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Abstract: FR-PO727

Patient Centered Care: The Effect of an Integrated Nephrology-Vascular Surgery-Ultrasound Clinic on Arteriovenous Fistula Use

Session Information

Category: Dialysis

  • 704 Dialysis: Vascular Access

Authors

  • Kuo, Teresa, Kaiser Permanente, San Francisco, California, United States
  • Iwasaki, Sumie, Kaiser Permanente , San Francisco, California, United States
  • Lapasia, Jessica B., Kaiser Permanente , San Francisco, California, United States
  • Lyon, Liisa, Kaiser Permanente, San Francisco, California, United States
  • Baker, Aaron C., Kaiser Permanente, San Francisco, California, United States
  • Hua, Hong T., Kaiser Permanente, San Francisco, California, United States
  • Shirazi, Aida, Kaiser Permanente, San Francisco, California, United States
  • Jonelis, Tracy Y., Kaiser Permanente , San Francisco, California, United States
Background

Arteriovenous fistula (AVF) is the preferred form of vascular access for hemodialysis due to their association with lower rates of complication and lower cost of maintenance. Multiple teams are involved throughout the course of AVF creation but they are often not seeing the patient simultaneously. We hypothesize that an integrated, multidisciplinary clinic including nephrologists, vascular surgeons, and an ultrasonographer will improve initiation of hemodialysis using AVF.

Methods

The study population included adults at least 18 years old who received an AVF between March 2013 and March 2016 at Kaiser Permanente San Francisco (KPSF), during which an integrated clinic was formed. This cohort was retrospectively compared to KPSF patients who received an AVF between March 2009 to March 2012. Subjects were excluded if they had a prior AVF placed in the previous 12-24 months, history of renal transplant, death before AVF use, or lost to follow up. The final analytic cohort included 233 patients. Chi-square tests and t-tests were used to compare the demographic (age, race, gender) and clinical characteristics (diabetes mellitus, HbA1c, estimated glomerular filtration rate, peripheral vascular disease, and tobacco smoking status) by integrated vs the non-integrated clinic. Chi-square tests and logistic regression were used to compare clinical outcomes of patients in integrated clinic compared to patients in the non-integrated clinic.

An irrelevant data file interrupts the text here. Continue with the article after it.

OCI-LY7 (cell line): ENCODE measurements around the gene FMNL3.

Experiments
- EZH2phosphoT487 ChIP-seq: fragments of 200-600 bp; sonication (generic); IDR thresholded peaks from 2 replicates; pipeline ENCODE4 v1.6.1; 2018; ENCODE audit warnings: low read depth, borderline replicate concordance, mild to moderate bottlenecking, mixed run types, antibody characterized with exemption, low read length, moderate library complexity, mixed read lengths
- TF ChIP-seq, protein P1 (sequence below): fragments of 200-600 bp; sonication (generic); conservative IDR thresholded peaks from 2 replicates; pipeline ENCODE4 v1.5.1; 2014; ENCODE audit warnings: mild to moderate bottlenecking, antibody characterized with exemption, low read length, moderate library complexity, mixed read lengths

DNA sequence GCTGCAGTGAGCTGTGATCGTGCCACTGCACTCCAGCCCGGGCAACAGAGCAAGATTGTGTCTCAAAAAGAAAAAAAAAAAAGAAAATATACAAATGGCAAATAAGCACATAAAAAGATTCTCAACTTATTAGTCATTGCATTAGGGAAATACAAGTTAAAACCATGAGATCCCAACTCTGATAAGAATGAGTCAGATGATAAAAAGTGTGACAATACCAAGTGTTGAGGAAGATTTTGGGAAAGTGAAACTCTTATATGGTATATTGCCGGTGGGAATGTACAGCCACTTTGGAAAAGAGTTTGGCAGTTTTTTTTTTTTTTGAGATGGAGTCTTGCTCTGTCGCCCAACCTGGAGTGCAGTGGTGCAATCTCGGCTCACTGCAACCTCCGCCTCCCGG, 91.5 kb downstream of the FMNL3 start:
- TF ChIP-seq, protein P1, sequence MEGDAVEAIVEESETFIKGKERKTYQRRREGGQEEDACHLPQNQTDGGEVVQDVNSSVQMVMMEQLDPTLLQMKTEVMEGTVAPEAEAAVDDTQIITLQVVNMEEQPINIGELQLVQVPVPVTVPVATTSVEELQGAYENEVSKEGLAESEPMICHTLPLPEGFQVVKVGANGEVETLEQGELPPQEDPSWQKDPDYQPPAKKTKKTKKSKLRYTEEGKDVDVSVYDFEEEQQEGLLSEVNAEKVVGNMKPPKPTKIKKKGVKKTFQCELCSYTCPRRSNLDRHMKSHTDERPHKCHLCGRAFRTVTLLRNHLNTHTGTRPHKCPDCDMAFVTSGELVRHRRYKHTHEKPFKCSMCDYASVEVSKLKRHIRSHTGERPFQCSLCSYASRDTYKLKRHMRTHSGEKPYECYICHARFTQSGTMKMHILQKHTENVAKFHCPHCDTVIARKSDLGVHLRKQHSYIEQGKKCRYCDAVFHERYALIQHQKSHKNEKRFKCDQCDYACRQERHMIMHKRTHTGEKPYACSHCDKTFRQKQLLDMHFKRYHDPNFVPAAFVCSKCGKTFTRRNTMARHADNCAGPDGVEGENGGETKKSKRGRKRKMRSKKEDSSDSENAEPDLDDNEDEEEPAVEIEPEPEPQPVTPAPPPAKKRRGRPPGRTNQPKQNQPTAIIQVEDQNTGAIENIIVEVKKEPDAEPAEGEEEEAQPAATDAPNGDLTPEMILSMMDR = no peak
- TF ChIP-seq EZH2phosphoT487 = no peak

Results

There were 118 patients in the integrated clinic (mean age 70.4±13.7 years, 30.5% women) and 115 patients in the non-integrated clinic (mean age 66.2±13.1 years, 40.9% women). Enrollment in the integrated clinic significantly improved initiation of dialysis using an AVF (48.3% versus 33.9%; odds ratio, OR, 1.8; p=0.03). The integrated clinic also significantly decreased initiation of dialysis using a central venous catheter (CVC) (35.6% versus 51.3%; OR 0.5, p=0.02).

Conclusion

An integrated, multidisciplinary AVF surveillance clinic increases initiation of hemodialysis using AVFs and decreases initiation of hemodialysis using CVCs.